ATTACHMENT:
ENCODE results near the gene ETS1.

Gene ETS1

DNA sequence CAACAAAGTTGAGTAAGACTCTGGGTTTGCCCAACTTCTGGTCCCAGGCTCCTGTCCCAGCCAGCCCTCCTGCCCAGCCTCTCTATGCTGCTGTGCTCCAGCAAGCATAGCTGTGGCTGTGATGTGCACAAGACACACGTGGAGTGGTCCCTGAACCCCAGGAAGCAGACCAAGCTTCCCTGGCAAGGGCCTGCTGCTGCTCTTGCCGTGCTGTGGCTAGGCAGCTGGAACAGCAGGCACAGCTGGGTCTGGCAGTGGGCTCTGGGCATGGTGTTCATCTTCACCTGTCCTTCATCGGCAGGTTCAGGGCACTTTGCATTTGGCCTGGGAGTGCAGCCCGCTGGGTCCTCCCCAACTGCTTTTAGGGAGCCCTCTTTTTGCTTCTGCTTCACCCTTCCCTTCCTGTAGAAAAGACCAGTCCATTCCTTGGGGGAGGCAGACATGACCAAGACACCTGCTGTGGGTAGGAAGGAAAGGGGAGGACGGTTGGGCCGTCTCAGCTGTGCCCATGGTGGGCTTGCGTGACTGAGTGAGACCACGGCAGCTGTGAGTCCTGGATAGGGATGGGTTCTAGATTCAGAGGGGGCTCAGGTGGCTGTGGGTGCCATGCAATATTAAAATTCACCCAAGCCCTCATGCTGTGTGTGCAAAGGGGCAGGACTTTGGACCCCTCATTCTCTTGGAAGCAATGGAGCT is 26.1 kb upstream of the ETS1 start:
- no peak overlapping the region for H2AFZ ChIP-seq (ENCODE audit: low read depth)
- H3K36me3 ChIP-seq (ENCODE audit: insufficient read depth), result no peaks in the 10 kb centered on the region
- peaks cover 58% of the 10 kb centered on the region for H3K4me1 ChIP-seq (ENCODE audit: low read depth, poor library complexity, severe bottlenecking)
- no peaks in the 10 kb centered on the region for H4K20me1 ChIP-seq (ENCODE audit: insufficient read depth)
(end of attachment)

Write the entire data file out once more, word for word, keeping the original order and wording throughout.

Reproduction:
ENCODE results near the gene ETS1.

Gene ETS1

DNA sequence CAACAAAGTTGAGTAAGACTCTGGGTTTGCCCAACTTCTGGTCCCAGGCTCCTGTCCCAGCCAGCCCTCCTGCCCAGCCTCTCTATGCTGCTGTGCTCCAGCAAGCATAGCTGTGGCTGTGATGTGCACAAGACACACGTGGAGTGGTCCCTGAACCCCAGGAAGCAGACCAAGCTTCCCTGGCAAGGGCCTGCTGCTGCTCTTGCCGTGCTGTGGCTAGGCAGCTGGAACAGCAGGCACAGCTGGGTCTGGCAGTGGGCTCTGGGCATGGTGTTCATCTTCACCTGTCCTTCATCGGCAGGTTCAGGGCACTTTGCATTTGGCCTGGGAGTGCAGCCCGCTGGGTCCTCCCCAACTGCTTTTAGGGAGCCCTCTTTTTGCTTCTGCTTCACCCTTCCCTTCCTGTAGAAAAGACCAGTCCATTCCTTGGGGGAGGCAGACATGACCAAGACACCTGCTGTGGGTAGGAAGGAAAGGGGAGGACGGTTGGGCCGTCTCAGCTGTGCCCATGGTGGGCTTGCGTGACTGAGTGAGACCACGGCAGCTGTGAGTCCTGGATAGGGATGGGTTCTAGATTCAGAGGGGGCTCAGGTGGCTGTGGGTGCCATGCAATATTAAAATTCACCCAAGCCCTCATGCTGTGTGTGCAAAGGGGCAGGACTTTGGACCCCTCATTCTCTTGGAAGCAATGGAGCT is 26.1 kb upstream of the ETS1 start:
- no peak overlapping the region for H2AFZ ChIP-seq (ENCODE audit: low read depth)
- H3K36me3 ChIP-seq (ENCODE audit: insufficient read depth), result no peaks in the 10 kb centered on the region
- peaks cover 58% of the 10 kb centered on the region for H3K4me1 ChIP-seq (ENCODE audit: low read depth, poor library complexity, severe bottlenecking)
- no peaks in the 10 kb centered on the region for H4K20me1 ChIP-seq (ENCODE audit: insufficient read depth)